It’s common courtesy (and often a rule) to keep
your chips stacked in a way that provides other players with an easy way to
estimate how much you have in front of you at any given time.

However, some players just love creating “dirty
stacks” which contain chips of different denominations all pilled together and
contain a random number of chips.

Usually, you want to avoid this and keep your
stacks in increments of 10 – 10, 20, 30, 40, etc. – to make life easier for
yourself.

Fist Pump

The “fist pump” is a motion used to celebrate
winning a pot or another positive outcome at a table (such as making it past
the bubble).

It’s become quite common to refer to other
situations as well, such as “fist-pump shove” – being thrilled to move all-in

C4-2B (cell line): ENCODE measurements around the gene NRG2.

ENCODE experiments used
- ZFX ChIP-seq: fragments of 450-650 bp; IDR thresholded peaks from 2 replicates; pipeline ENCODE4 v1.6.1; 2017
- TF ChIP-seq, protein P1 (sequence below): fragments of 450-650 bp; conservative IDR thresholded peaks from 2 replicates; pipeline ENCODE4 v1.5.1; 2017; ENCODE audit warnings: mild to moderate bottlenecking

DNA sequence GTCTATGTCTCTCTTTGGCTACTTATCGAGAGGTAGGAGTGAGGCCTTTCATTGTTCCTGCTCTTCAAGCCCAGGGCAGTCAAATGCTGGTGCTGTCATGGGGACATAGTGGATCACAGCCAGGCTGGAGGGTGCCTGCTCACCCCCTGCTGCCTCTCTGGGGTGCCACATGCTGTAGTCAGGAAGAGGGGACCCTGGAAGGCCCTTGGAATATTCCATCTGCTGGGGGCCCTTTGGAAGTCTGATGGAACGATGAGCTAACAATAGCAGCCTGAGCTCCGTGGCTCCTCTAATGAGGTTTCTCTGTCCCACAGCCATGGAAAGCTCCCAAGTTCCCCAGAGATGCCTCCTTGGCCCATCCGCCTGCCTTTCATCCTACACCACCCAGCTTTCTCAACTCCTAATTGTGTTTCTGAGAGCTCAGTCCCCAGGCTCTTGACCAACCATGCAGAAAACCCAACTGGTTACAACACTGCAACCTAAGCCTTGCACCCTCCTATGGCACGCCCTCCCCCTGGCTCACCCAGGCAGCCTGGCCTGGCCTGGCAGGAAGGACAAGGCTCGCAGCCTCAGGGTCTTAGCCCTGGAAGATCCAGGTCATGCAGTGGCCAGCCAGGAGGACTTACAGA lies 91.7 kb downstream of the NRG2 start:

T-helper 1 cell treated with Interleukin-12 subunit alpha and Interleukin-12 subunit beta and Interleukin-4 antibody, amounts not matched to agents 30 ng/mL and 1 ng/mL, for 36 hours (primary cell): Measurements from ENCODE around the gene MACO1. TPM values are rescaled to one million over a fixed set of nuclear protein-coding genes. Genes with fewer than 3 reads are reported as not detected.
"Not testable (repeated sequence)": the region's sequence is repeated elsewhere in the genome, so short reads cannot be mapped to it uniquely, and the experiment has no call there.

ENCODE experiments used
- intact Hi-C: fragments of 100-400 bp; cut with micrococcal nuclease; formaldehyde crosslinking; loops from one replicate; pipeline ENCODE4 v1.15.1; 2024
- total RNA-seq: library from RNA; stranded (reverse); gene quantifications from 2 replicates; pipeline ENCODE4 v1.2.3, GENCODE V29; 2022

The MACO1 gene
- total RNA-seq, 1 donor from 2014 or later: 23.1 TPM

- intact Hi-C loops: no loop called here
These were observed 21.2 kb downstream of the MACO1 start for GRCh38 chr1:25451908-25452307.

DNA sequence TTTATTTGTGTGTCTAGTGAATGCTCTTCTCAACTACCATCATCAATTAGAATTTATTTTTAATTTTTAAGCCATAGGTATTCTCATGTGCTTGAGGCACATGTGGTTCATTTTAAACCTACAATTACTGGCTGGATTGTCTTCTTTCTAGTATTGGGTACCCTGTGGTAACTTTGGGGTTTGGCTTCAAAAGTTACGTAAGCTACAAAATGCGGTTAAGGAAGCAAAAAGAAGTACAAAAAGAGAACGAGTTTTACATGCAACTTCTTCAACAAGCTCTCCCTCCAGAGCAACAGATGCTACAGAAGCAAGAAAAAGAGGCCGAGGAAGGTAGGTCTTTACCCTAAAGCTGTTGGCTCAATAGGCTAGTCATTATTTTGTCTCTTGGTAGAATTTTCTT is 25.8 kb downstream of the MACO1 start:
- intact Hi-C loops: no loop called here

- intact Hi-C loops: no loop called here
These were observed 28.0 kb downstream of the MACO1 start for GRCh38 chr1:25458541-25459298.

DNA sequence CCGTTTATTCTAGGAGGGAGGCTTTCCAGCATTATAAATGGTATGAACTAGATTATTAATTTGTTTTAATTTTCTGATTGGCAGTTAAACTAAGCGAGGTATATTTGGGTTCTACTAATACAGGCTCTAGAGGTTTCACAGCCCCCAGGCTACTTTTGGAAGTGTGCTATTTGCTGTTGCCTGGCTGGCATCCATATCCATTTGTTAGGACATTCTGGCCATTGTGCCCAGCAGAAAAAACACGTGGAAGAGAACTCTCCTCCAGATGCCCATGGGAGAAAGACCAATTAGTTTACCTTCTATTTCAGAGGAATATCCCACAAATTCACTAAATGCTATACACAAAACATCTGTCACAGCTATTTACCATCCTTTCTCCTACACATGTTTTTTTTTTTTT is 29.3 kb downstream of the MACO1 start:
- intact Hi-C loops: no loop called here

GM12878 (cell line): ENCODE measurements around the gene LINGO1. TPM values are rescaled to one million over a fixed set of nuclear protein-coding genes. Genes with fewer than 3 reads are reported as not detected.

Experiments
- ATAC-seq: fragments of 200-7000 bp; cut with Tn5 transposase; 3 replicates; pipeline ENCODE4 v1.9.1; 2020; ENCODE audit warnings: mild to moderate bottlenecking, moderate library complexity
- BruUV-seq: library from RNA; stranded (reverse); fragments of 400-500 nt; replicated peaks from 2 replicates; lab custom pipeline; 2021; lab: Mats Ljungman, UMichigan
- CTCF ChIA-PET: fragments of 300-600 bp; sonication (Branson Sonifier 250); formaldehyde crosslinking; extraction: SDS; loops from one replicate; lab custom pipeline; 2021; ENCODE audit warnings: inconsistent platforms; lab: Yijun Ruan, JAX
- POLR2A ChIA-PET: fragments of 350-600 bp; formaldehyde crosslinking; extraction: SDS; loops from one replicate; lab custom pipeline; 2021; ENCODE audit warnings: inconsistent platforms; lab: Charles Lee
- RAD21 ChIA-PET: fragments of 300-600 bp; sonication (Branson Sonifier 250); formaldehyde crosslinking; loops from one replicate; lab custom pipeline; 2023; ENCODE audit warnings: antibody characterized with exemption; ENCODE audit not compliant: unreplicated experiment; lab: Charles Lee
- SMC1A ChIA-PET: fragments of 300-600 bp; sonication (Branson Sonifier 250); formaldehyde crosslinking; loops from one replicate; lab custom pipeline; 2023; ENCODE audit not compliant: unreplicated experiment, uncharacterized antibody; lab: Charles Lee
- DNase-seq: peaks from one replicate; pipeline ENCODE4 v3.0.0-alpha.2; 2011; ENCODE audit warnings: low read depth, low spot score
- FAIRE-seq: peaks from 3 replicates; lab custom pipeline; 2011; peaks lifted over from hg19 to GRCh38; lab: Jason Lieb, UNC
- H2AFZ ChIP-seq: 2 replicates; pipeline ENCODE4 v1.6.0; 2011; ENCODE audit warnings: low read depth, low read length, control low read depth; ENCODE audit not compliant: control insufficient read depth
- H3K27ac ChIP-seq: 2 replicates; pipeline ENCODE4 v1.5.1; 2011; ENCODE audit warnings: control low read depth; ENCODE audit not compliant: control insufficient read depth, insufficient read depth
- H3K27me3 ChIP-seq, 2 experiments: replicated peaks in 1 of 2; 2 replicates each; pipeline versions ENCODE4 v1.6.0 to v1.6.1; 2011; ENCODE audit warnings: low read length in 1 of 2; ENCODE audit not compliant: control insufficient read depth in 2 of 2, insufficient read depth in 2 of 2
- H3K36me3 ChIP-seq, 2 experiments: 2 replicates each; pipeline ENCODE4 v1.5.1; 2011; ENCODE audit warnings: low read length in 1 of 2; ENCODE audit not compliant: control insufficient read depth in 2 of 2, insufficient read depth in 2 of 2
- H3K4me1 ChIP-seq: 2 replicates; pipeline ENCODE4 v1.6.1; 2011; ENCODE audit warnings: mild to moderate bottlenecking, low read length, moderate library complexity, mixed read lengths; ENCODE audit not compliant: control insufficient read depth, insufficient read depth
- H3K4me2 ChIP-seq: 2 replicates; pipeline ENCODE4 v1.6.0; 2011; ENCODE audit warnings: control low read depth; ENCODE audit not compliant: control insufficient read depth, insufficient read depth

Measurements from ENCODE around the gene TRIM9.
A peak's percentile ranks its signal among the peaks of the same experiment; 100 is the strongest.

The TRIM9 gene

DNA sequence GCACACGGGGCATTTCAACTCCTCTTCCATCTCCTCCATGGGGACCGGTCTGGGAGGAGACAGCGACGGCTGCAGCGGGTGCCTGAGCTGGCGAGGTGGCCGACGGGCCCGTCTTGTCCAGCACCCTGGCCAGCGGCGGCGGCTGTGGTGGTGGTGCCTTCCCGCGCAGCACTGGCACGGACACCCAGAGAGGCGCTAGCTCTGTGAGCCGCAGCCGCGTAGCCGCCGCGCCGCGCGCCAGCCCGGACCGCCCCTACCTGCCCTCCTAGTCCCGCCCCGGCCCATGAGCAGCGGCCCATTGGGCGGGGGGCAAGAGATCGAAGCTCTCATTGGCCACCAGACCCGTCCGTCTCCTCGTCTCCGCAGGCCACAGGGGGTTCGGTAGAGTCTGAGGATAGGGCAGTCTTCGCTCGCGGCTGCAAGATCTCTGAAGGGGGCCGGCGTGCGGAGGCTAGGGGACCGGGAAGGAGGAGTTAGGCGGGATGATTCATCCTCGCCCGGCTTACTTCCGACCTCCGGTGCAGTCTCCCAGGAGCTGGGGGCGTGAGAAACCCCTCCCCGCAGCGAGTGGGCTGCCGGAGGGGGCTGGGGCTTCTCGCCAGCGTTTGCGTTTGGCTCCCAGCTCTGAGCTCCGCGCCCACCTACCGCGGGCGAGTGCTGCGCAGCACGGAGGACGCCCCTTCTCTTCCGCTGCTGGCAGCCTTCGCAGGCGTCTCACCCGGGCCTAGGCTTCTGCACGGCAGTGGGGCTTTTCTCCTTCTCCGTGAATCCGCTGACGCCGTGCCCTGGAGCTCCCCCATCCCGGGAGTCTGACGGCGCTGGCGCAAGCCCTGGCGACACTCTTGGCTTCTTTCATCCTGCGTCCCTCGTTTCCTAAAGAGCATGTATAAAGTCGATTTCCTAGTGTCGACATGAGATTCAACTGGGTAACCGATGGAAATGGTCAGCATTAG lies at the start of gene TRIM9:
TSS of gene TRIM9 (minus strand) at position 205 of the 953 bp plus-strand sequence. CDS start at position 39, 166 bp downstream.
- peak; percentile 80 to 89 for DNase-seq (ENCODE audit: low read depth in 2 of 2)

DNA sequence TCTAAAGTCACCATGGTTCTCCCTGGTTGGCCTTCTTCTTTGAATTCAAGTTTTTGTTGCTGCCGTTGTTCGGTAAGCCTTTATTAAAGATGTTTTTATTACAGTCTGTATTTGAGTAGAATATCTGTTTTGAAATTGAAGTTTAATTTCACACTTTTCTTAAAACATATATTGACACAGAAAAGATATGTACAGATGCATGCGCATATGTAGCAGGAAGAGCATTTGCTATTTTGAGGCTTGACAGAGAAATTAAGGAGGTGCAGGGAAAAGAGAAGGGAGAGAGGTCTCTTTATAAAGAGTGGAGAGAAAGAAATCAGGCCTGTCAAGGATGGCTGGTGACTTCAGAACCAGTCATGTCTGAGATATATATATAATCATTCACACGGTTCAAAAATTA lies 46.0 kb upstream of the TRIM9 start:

after your opponent bets into your monster.

Gappers

The term “gapper” is used to describe hole
cards that have the potential to make straights (connectors).

The number of cards needed in the middle is the
“gap” so if you have a hand like 5-7, you have a one-gapper (the six is
missing).

A hand like 7-10 is a two-gapper, etc.

Gears

The expression “gears” is used in a similar fashion
to “arsenal”.

It describes a player’s ability to quickly
adjust to different situations and find the best play available to them on the
spot.

Such a player is capable of shifting gears as
required, just as if they were driving a car.

GG

An
abbreviation of a good game, often used online to express gratitude for a good
match.

However, it’s
worth knowing that GG sometimes used to make fun of weaker players or when
someone makes a very bad play.

Going South

If you play live poker cash games, you may have
heard this term before since some players use this move from time to time, even
though it’s not exactly legal and can even be called an angle shoot.